Until recently, space activity in the U.S. was exclusively the stuff of federal agencies—namely, NASA and the Department of Defense—and a few commercial space-based communications providers. Not surprisingly, therefore, the legal practice area serving the space sector has traditionally involved such staple “space law” specialties as government contracting, satellite insurance and Federal Communications Commission compliance.
That is all changing. Thanks to the emergence of well-capitalized enterprises like Virgin Galactic (founded by Virgin Group’s Sir Richard Branson), SpaceX (headed by PayPal’s Elon Musk), Blue Origin (started by Amazon.com’s Jeff Bezos), Armadillo Aerospace (spawned by computer game programmer John Carmack), and Bigelow Aerospace (run by hotelier Robert Bigelow), rocket engineers in remote places like Mojave, Calif. and Caddo Mills, Texas are building hardware to take fare-paying passengers—or, as the Federal Aviation Administration’s (FAA) new spaceflight regulations refer to them, space flight participants (SFPs)—into the black of space. And things are well beyond the drawing table.
The Spaceship Company, which will be providing the ride for Virgin Galactic’s customers, is currently putting its spacecraft through glide testing. In May 2012 SpaceX famously berthed an uncrewed version of its Dragon capsule to the International Space Station. Bigelow Aerospace actually has prototype modules of its planned human space habitat orbiting the Earth. It won't be long before these companies and others will be conducting the business of transporting persons to suborbital space, Earth orbit, and perhaps even the moon. A few of these customers will be wealthy space tourists, but the sustainable market for most companies will likely be domestic and foreign government agencies wanting to conduct science, and corporations pursuing commercial interests in space.
The significance of all this to what it means to be a space lawyer has not been lost on either the technical or legal communities. The American Institute of Aeronautics & Astronautics now regularly includes one or more programs on the law of this new aspect of the space industry at its conferences, as does the American Bar Association’s (ABA) Forum on Air & Space Law. And the ABA’s Section of Science & Technology Law recently added an entirely new space law committee devoted exclusively to this “new era in spaceflight.” That committee has also published an excellent book for interested practitioners entitled “The Laws of Spaceflight: A Guidebook for New Space Lawyers.”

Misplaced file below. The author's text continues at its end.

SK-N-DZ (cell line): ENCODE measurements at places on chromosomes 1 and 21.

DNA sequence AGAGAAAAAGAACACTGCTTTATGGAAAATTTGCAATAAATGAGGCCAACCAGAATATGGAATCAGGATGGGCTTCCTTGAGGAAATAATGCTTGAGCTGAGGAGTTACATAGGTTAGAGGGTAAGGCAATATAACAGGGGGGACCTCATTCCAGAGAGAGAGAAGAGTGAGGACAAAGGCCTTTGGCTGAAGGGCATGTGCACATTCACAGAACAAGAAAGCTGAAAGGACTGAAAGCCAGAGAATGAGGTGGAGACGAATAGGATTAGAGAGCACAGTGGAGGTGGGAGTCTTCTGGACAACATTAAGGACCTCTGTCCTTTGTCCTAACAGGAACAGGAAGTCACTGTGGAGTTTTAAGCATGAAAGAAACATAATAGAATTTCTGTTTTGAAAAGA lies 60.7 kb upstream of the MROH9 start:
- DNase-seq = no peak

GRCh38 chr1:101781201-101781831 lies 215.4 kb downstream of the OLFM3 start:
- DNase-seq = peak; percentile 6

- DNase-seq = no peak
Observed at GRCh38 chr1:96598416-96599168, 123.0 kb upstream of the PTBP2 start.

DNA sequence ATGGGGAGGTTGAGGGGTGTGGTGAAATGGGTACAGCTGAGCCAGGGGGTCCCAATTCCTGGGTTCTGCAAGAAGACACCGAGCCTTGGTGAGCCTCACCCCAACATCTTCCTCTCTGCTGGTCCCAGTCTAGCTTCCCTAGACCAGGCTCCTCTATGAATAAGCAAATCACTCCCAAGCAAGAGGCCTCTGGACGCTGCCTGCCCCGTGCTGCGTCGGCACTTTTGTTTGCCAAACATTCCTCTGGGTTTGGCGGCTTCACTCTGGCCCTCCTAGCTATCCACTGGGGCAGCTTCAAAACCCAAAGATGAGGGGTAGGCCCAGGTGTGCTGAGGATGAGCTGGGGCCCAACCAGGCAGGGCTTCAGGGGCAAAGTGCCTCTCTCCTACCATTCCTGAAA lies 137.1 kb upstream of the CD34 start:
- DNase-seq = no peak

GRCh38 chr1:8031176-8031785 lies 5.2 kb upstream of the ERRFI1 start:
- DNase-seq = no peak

Aviation lawyers will perhaps benefit the most. The addition of this new, SFP-focused portion of the space industry creates an offshoot of the space law field that leads straight into the wheelhouse of the aviation lawyer, particularly the aviation accident litigator. Those engaged in the building of spacecraft, and the service of hurling humans into space aboard them, will do so within essentially the same legal and risk management environment that aviation lawyers work in every day. When accidents occur, liabilities will be established and allocated according to the same kinds of state statutes and common law doctrines that have historically governed aviation accidents—albeit with a few spaceflight-specific state statutes sprinkled in (for example, Texas’s recently enacted Act Relating to Limiting the Liability of Spaceflight Entities). Attorneys will likely defend and indemnify companies under liability insurance policies written by the same insurers who have historically issued aviation policies.
Space-related FAA regulatory processes and compliance, and their interplay with accident litigation, will be familiar territory for practitioners in the heavily-regulated aviation industry. The reality is that although spacecraft and aircraft take people into different physical atmospheres, the legal atmospheres will be much the same. The space context does uniquely call upon knowledge of export control laws, including the International Traffic in Arms Regulations, and orbital and interplanetary operations can implicate international laws such as the Outer Space Treaty. These areas, like the other traditional space lawyer bailiwicks mentioned above, will continue to fall within the space lawyers’ realm, but the aviation lawyer wanting to take full advantage of this new age will want to add them to his or her legal flight bag.
The rapidly emerging commercial human spaceflight sector is poised to put a new face on the practice of space law, and to add an exciting set of new hardware and flight regimes to the practice of aviation law. Both the space lawyer and aviation lawyer can look forward to applying their specialized expertise to helping this fledgling commercial sector thrive and sustain. Ad astra!